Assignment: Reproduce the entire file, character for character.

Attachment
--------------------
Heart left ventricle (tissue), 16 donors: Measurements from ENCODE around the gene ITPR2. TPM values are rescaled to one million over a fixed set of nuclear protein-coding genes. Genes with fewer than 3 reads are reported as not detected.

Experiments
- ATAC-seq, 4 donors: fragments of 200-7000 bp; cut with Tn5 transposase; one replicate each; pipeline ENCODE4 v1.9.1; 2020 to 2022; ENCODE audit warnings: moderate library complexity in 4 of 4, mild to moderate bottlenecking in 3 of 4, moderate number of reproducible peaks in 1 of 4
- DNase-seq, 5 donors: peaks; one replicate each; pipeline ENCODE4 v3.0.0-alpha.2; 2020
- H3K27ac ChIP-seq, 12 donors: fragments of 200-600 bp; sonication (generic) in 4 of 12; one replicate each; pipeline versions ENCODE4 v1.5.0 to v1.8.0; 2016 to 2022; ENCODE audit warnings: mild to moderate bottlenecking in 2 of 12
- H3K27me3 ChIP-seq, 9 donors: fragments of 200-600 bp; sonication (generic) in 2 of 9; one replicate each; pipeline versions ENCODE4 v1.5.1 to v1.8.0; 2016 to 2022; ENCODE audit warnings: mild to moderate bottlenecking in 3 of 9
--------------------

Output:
Heart left ventricle (tissue), 16 donors: Measurements from ENCODE around the gene ITPR2. TPM values are rescaled to one million over a fixed set of nuclear protein-coding genes. Genes with fewer than 3 reads are reported as not detected.

Experiments
- ATAC-seq, 4 donors: fragments of 200-7000 bp; cut with Tn5 transposase; one replicate each; pipeline ENCODE4 v1.9.1; 2020 to 2022; ENCODE audit warnings: moderate library complexity in 4 of 4, mild to moderate bottlenecking in 3 of 4, moderate number of reproducible peaks in 1 of 4
- DNase-seq, 5 donors: peaks; one replicate each; pipeline ENCODE4 v3.0.0-alpha.2; 2020
- H3K27ac ChIP-seq, 12 donors: fragments of 200-600 bp; sonication (generic) in 4 of 12; one replicate each; pipeline versions ENCODE4 v1.5.0 to v1.8.0; 2016 to 2022; ENCODE audit warnings: mild to moderate bottlenecking in 2 of 12
- H3K27me3 ChIP-seq, 9 donors: fragments of 200-600 bp; sonication (generic) in 2 of 9; one replicate each; pipeline versions ENCODE4 v1.5.1 to v1.8.0; 2016 to 2022; ENCODE audit warnings: mild to moderate bottlenecking in 3 of 9